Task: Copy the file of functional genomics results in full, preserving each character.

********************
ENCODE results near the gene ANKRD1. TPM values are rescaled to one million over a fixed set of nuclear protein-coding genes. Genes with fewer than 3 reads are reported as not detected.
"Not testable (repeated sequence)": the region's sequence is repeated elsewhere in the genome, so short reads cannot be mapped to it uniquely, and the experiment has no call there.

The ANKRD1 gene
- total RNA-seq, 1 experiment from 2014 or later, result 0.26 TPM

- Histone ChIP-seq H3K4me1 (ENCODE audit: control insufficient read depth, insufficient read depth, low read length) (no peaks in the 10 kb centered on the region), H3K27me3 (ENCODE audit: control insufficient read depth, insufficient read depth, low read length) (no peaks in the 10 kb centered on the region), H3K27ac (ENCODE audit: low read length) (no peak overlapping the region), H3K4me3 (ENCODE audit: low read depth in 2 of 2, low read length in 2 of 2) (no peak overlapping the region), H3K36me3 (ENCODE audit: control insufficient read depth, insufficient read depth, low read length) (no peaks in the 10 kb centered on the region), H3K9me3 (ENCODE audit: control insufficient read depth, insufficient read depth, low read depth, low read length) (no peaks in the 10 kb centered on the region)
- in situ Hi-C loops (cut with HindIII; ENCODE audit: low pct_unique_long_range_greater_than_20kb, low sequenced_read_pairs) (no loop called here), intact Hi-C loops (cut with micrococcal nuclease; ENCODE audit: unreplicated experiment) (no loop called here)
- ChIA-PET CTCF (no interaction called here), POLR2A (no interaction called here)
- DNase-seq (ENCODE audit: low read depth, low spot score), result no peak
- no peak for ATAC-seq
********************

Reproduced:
ENCODE results near the gene ANKRD1. TPM values are rescaled to one million over a fixed set of nuclear protein-coding genes. Genes with fewer than 3 reads are reported as not detected.
"Not testable (repeated sequence)": the region's sequence is repeated elsewhere in the genome, so short reads cannot be mapped to it uniquely, and the experiment has no call there.

The ANKRD1 gene
- total RNA-seq, 1 experiment from 2014 or later, result 0.26 TPM

- Histone ChIP-seq H3K4me1 (ENCODE audit: control insufficient read depth, insufficient read depth, low read length) (no peaks in the 10 kb centered on the region), H3K27me3 (ENCODE audit: control insufficient read depth, insufficient read depth, low read length) (no peaks in the 10 kb centered on the region), H3K27ac (ENCODE audit: low read length) (no peak overlapping the region), H3K4me3 (ENCODE audit: low read depth in 2 of 2, low read length in 2 of 2) (no peak overlapping the region), H3K36me3 (ENCODE audit: control insufficient read depth, insufficient read depth, low read length) (no peaks in the 10 kb centered on the region), H3K9me3 (ENCODE audit: control insufficient read depth, insufficient read depth, low read depth, low read length) (no peaks in the 10 kb centered on the region)
- in situ Hi-C loops (cut with HindIII; ENCODE audit: low pct_unique_long_range_greater_than_20kb, low sequenced_read_pairs) (no loop called here), intact Hi-C loops (cut with micrococcal nuclease; ENCODE audit: unreplicated experiment) (no loop called here)
- ChIA-PET CTCF (no interaction called here), POLR2A (no interaction called here)
- DNase-seq (ENCODE audit: low read depth, low spot score), result no peak
- no peak for ATAC-seq